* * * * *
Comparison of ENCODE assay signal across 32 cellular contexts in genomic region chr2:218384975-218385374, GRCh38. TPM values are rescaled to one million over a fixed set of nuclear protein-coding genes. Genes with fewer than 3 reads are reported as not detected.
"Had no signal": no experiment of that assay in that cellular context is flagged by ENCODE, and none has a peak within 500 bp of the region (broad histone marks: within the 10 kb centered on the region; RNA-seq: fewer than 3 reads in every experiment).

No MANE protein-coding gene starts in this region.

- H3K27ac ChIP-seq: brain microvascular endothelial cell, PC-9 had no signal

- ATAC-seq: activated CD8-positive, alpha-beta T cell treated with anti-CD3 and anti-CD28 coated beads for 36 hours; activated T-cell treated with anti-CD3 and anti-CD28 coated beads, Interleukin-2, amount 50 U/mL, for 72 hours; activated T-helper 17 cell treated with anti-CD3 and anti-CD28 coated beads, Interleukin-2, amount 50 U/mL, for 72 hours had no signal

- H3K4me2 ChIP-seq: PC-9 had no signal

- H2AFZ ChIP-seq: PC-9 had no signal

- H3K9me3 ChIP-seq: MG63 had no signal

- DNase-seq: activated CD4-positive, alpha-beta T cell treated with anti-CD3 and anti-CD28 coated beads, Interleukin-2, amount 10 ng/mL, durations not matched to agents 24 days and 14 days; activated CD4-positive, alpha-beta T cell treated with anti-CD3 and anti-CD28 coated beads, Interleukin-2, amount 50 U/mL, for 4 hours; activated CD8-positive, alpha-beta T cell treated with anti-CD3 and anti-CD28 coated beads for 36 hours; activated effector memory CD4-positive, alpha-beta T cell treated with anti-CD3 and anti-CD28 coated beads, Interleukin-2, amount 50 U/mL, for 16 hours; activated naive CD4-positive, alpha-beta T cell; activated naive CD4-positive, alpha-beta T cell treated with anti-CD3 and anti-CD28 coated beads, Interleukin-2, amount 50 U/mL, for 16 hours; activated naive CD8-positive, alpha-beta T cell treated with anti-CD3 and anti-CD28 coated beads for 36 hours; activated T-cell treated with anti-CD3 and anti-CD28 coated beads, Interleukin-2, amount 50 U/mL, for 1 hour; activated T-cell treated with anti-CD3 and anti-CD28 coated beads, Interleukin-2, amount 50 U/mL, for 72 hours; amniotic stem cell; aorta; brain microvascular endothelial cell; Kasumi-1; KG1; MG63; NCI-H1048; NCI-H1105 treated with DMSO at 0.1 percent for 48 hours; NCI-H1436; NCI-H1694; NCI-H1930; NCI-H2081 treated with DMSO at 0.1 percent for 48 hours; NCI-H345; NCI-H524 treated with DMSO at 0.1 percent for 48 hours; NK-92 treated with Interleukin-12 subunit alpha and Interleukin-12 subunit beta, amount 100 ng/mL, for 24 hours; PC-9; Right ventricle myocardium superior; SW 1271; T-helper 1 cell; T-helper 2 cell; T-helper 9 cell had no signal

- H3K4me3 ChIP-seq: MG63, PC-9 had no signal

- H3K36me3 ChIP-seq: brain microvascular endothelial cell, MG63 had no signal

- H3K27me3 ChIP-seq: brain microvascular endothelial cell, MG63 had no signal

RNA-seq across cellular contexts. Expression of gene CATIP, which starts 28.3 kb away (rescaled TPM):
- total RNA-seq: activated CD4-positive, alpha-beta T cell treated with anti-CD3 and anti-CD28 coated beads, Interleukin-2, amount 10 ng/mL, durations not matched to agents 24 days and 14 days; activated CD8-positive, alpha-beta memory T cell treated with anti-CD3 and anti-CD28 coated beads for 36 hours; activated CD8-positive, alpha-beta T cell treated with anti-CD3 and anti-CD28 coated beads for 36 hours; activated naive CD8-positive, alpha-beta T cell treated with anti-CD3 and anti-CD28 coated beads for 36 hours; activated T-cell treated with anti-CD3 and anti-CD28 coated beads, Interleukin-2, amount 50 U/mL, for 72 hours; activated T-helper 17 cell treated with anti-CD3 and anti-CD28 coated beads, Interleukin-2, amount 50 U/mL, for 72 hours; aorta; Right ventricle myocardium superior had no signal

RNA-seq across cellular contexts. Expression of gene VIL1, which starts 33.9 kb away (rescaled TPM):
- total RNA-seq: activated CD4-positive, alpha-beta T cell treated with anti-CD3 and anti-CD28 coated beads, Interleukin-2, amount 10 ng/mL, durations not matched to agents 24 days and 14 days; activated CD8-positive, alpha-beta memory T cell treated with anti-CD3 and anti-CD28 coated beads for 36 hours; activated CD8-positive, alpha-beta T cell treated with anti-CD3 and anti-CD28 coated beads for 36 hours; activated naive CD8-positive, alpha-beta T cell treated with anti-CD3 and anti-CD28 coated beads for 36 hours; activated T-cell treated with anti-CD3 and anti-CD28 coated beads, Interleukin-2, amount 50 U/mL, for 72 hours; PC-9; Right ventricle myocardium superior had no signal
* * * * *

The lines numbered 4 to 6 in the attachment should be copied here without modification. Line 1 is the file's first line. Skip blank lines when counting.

- H3K27ac ChIP-seq: brain microvascular endothelial cell, PC-9 had no signal

- ATAC-seq: activated CD8-positive, alpha-beta T cell treated with anti-CD3 and anti-CD28 coated beads for 36 hours; activated T-cell treated with anti-CD3 and anti-CD28 coated beads, Interleukin-2, amount 50 U/mL, for 72 hours; activated T-helper 17 cell treated with anti-CD3 and anti-CD28 coated beads, Interleukin-2, amount 50 U/mL, for 72 hours had no signal

- H3K4me2 ChIP-seq: PC-9 had no signal